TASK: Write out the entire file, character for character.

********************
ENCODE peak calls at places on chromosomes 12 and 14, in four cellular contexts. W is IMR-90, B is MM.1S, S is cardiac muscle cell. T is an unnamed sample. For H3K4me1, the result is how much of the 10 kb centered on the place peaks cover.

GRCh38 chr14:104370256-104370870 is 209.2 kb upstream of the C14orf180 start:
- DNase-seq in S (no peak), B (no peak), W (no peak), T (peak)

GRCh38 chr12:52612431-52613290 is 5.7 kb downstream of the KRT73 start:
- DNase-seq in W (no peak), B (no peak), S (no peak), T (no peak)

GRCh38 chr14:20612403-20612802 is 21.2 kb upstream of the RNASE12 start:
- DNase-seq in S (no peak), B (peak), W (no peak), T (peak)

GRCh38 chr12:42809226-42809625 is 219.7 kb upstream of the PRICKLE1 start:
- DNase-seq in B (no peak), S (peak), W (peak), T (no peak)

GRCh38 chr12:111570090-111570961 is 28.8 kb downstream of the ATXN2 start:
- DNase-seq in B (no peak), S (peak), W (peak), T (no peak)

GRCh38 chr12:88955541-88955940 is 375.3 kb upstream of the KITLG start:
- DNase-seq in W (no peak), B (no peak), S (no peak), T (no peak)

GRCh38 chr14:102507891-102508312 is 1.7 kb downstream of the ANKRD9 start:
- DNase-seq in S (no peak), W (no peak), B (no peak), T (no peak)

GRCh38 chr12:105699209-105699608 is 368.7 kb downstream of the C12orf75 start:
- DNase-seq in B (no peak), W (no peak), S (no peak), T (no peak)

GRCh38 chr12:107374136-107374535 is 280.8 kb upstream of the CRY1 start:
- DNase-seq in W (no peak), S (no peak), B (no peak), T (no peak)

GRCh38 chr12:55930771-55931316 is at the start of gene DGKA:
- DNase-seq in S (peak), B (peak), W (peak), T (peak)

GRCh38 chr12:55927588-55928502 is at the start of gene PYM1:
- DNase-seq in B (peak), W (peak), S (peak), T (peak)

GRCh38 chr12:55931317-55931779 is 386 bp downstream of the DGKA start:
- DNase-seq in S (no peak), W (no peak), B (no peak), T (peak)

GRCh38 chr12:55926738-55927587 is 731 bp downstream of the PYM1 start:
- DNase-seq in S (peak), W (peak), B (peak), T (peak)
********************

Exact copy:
ENCODE peak calls at places on chromosomes 12 and 14, in four cellular contexts. W is IMR-90, B is MM.1S, S is cardiac muscle cell. T is an unnamed sample. For H3K4me1, the result is how much of the 10 kb centered on the place peaks cover.

GRCh38 chr14:104370256-104370870 is 209.2 kb upstream of the C14orf180 start:
- DNase-seq in S (no peak), B (no peak), W (no peak), T (peak)

GRCh38 chr12:52612431-52613290 is 5.7 kb downstream of the KRT73 start:
- DNase-seq in W (no peak), B (no peak), S (no peak), T (no peak)

GRCh38 chr14:20612403-20612802 is 21.2 kb upstream of the RNASE12 start:
- DNase-seq in S (no peak), B (peak), W (no peak), T (peak)

GRCh38 chr12:42809226-42809625 is 219.7 kb upstream of the PRICKLE1 start:
- DNase-seq in B (no peak), S (peak), W (peak), T (no peak)

GRCh38 chr12:111570090-111570961 is 28.8 kb downstream of the ATXN2 start:
- DNase-seq in B (no peak), S (peak), W (peak), T (no peak)

GRCh38 chr12:88955541-88955940 is 375.3 kb upstream of the KITLG start:
- DNase-seq in W (no peak), B (no peak), S (no peak), T (no peak)

GRCh38 chr14:102507891-102508312 is 1.7 kb downstream of the ANKRD9 start:
- DNase-seq in S (no peak), W (no peak), B (no peak), T (no peak)

GRCh38 chr12:105699209-105699608 is 368.7 kb downstream of the C12orf75 start:
- DNase-seq in B (no peak), W (no peak), S (no peak), T (no peak)

GRCh38 chr12:107374136-107374535 is 280.8 kb upstream of the CRY1 start:
- DNase-seq in W (no peak), S (no peak), B (no peak), T (no peak)

GRCh38 chr12:55930771-55931316 is at the start of gene DGKA:
- DNase-seq in S (peak), B (peak), W (peak), T (peak)

GRCh38 chr12:55927588-55928502 is at the start of gene PYM1:
- DNase-seq in B (peak), W (peak), S (peak), T (peak)

GRCh38 chr12:55931317-55931779 is 386 bp downstream of the DGKA start:
- DNase-seq in S (no peak), W (no peak), B (no peak), T (peak)

GRCh38 chr12:55926738-55927587 is 731 bp downstream of the PYM1 start:
- DNase-seq in S (peak), W (peak), B (peak), T (peak)